Phone

Solar powered vehicle made from plastic waste heads to Antarctica

A Dutch couple has come up with an ingenious way of promoting a zero waste lifestyle and embracing solar power. They are about to embark on a 2400 km round trip to the South Pole driving a solar powered vehicle made out of 3D printed recycled materials.

In the countdown to the start of expedition in the Solar Voyager Liesbeth and Edwin ter Velde say creating a cleaner world is an adventure for everyone. They’re not out to set a record. They want to inspire you to take your own step for a better a world.

The project, known as Clean2Antarctica, started over a dinner time conversation about how they could deal with their everyday plastic waste. That led to experimenting with shredding and melting plastic into a material that could be used by a 3D printer. They then designed a new hexagonal building block that was light and strong and printed 4000 to build the Solar Voyager.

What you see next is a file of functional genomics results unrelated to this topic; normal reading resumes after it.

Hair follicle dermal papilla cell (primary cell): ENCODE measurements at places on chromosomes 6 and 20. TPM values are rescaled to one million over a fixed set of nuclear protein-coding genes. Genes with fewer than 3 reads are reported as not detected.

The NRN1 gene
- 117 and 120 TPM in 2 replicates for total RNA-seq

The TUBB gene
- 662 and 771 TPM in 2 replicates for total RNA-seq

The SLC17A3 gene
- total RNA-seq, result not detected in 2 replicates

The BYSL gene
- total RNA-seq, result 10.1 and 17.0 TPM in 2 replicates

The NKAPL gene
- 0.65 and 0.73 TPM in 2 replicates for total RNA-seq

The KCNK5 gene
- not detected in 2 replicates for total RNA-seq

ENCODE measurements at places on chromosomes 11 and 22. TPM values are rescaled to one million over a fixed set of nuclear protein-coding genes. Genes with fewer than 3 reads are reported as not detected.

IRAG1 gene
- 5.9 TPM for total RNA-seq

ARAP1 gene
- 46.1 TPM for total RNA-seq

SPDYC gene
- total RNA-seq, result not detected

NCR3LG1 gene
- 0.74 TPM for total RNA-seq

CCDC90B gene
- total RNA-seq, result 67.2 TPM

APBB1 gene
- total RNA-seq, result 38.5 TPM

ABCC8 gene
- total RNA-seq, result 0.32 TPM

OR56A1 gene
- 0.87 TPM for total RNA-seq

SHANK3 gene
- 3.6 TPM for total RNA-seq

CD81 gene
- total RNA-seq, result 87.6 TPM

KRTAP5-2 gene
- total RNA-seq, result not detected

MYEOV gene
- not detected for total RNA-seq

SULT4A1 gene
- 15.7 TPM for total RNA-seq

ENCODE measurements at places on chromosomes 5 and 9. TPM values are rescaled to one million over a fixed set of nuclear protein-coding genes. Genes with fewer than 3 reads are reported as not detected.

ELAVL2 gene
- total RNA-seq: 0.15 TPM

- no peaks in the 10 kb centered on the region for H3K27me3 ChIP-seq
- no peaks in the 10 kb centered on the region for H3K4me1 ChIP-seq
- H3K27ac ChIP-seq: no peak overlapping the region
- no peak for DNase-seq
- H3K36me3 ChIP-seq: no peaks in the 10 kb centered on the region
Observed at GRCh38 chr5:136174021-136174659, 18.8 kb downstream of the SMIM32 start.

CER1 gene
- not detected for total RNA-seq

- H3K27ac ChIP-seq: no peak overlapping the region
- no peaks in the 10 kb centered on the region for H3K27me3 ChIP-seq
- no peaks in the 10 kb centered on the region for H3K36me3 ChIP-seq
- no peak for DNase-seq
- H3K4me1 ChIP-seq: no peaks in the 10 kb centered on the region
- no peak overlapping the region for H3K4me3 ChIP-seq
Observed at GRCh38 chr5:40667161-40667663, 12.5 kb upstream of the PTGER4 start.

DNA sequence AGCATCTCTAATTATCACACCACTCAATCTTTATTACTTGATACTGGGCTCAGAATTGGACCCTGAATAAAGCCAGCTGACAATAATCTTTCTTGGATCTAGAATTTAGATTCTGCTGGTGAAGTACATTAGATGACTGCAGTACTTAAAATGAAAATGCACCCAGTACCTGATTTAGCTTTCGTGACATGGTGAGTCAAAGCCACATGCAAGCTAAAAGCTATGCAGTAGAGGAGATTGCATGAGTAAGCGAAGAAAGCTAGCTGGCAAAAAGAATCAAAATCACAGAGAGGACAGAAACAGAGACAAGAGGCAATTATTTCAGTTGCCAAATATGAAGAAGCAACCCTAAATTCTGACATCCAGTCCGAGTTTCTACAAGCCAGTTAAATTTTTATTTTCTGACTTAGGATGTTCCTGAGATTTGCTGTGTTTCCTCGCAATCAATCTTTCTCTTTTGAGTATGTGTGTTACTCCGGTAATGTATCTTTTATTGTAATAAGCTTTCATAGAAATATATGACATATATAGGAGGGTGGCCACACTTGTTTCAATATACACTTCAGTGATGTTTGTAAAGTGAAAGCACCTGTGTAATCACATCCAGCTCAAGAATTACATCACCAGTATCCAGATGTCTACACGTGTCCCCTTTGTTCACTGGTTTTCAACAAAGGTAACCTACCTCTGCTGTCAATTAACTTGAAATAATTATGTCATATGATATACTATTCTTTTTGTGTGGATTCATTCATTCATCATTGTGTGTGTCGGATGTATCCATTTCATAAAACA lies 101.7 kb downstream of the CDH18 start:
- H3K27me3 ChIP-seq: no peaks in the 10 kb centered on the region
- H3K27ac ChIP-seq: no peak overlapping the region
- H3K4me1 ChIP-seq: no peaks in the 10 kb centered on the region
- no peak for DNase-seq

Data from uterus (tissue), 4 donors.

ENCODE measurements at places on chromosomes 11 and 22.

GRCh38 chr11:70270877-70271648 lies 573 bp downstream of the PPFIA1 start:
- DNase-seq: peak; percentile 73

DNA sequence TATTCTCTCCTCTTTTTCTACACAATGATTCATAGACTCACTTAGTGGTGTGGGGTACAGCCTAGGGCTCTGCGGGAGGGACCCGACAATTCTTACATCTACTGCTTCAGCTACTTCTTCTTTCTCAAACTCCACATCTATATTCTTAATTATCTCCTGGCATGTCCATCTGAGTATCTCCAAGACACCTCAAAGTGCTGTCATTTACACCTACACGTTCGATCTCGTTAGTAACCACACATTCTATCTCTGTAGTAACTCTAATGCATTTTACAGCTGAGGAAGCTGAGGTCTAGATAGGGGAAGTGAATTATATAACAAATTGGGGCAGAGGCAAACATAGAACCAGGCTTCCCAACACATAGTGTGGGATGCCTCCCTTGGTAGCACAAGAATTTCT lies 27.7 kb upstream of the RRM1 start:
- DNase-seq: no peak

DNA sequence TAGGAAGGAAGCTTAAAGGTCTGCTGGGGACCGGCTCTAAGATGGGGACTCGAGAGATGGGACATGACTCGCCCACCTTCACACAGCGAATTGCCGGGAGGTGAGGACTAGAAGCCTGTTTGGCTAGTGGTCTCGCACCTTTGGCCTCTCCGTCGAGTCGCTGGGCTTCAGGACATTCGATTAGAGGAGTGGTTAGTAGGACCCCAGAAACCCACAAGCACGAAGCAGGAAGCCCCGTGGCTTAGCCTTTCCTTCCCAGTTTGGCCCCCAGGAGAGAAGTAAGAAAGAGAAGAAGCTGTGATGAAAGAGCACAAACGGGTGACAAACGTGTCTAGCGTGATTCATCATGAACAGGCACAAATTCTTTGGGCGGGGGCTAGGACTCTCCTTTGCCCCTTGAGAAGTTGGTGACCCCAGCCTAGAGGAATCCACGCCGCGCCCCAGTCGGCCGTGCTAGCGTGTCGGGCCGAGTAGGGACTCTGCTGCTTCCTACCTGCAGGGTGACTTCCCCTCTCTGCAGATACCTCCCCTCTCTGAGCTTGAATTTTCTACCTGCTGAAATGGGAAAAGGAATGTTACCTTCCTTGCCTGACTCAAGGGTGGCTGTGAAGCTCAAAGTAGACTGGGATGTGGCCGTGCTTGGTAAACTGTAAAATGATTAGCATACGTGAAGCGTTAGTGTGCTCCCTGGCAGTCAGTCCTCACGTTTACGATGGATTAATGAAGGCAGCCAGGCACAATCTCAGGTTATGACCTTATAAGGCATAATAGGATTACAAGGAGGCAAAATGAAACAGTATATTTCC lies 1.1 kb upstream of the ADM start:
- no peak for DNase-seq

The vehicle consists of a four-wheeled cab towing a pair of two-wheeled trailers. The trailers supports 10 solar panels and also store supplies, including 47 days worth of food. Rather than carrying water they’ll use the ice around them and melt it in solar vacuum tubes. Infrared windows are also installed in the cab to absorb sunlight and keep it warm. The vehicle has been tested in Iceland and modified to survive the harsh conditions.

In just over a month, the team will set out from their Antarctica base camp and drive to the South Pole and back -  a journey of 2,400 km that is expected to take about 30 days. As the sun never sets at the height of the Antarctic summer they shouldn’t have to worry about running out of power.

Find out more about the expedition and follow the Solar Voyager’s progress here.